Oct 15, 2011 rated it it was amazing
Numerous books have been written about Franklin Roosevelt's effort to "pack" the Supreme Court in 1937. Jeff Shesol's is not only the latest but it ranks as the best. He does an excellent job of tracing the origins of the plan to the legal and constitutional battles over New Deal legislation in the mid-1930s, battles which threatened the very core of Roosevelt's agenda. He describes the cases in clear and accessible prose, bringing both the personalities of the major figures and their ideologies ...more
Kris Fernandez-everett
Oct 08, 2011 rated it really liked it
really did give me a lot more clarity on that question i'd asked myself about the 1937 session of the supreme court ever since 11th grade AP american history -- what exactly compelled Hughes and Roberts to find their ways away from the conservatives on the court and over to the liberals? 500+ pages later, i have a more justifiable opinion of what happened, perhaps -- but as the author of the book denotes, leading from the supreme court is a mixture of passion and dispassion... so my opinion is j ...more
Jun 08, 2010 rated it it was amazing
Fabulous work. This story really gets into the machinations of FDR's Court packing plan. He and his administrators put a lot of thought and foresight into this endeavor. Shesol paints a gorgeous picture of the whole situation from start to finish. It can appear that the judicial branch of the government is not as beholden to the checks and balances system the Constitution mandates; at least the judicial branch checks the other two branches but sometimes seems immune to BEING checked by the other ...more
Apr 22, 2010 rated it liked it
If you enjoyed "The Nine", then you'll like this book. This book was well researched. It's uncanny how similar the court and the politics are today compared with FDR's day. The author adeptly demonstrates how political the Supreme Court Justices were. FDR's plan to pack the court was fascinating. The book is long and the author details many of the court's decisions, commenting on the majority and dissenting opinions. It became a bit too much for me after a while and I went into fast skim mode.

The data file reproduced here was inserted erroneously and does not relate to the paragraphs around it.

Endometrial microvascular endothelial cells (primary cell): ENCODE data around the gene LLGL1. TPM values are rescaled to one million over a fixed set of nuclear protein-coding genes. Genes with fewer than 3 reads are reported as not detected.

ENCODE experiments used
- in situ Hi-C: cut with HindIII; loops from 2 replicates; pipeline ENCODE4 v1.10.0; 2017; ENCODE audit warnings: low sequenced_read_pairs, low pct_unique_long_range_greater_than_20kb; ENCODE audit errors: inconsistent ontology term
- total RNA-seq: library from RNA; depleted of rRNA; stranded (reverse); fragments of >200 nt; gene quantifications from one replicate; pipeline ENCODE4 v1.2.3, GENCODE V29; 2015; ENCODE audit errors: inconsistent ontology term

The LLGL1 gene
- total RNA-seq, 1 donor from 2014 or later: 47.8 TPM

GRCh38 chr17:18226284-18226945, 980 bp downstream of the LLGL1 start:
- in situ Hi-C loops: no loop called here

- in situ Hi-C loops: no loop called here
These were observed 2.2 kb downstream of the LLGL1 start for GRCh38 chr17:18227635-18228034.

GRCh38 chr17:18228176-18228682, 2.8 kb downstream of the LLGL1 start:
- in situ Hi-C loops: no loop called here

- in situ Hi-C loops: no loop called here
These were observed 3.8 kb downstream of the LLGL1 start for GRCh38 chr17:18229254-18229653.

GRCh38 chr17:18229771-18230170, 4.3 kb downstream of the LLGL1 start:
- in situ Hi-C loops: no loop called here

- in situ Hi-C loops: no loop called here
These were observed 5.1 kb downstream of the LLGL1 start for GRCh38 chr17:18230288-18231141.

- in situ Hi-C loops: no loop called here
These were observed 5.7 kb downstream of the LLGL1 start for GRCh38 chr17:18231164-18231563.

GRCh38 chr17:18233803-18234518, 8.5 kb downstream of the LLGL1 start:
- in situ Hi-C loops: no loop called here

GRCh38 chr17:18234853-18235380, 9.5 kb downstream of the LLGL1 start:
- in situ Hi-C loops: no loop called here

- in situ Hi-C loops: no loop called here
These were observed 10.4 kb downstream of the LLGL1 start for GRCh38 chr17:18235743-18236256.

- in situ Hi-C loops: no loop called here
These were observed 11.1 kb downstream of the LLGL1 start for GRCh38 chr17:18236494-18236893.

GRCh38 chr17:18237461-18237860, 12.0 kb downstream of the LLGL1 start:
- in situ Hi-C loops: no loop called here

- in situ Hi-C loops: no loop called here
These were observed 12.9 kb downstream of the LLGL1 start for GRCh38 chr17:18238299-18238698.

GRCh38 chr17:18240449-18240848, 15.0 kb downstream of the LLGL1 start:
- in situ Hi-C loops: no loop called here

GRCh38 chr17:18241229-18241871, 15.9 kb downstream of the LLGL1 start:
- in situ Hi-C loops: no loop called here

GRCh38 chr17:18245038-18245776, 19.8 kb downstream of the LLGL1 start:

Mar 01, 2016 rated it really liked it  ·  review of another edition
I enjoyed this book very much. I think it is a great introduction to some of our current struggles with literal vs living interpretations of the constitution and the driving motives behind each. I thought the backgrounds provided for the major players was very well done. The book deals well with the good and bad of Roosevelt, highlighting both his skills, and his failings, as a politician.

The book does a good job of breaking down several of the court rulings during that period, and discussing t
Sep 26, 2012 rated it it was ok
This book took me quite a long time to read. To describe some of the material as dry might be an understatement. I plodded through it because I do care about the Supreme Court and what exactly happened in 1937. However, if you have no interest in the Court you are going to hate this book. It’s a very detailed look at a very narrow issue over a short period of time. If that sounds like something you’d enjoy, take a chance. If not, stay away.

Aug 15, 2012 rated it really liked it
I very much enjoyed this discussion of the politics of Roosevelt's court packing plan. While the author touches on the ideological issues of the court decisions on the New Deal legislation but did not analyze them so that readers who are looking for that kind of treatment would be disappointed. But it did discuss in detail the the congressional history of the bill and why the entire episode is clearly not
Roosevelt's finest hour.
Catherine Woodman